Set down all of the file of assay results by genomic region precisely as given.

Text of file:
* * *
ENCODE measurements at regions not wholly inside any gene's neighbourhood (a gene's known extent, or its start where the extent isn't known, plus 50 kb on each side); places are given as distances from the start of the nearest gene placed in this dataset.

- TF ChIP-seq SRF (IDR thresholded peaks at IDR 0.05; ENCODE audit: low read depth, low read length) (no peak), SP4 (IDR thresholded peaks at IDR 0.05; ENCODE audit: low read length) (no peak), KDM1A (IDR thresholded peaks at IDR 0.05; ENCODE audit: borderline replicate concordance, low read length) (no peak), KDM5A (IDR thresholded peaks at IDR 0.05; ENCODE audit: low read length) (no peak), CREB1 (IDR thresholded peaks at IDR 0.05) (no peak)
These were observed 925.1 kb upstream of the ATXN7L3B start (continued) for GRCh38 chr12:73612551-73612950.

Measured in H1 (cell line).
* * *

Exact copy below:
ENCODE measurements at regions not wholly inside any gene's neighbourhood (a gene's known extent, or its start where the extent isn't known, plus 50 kb on each side); places are given as distances from the start of the nearest gene placed in this dataset.

- TF ChIP-seq SRF (IDR thresholded peaks at IDR 0.05; ENCODE audit: low read depth, low read length) (no peak), SP4 (IDR thresholded peaks at IDR 0.05; ENCODE audit: low read length) (no peak), KDM1A (IDR thresholded peaks at IDR 0.05; ENCODE audit: borderline replicate concordance, low read length) (no peak), KDM5A (IDR thresholded peaks at IDR 0.05; ENCODE audit: low read length) (no peak), CREB1 (IDR thresholded peaks at IDR 0.05) (no peak)
These were observed 925.1 kb upstream of the ATXN7L3B start (continued) for GRCh38 chr12:73612551-73612950.

Measured in H1 (cell line).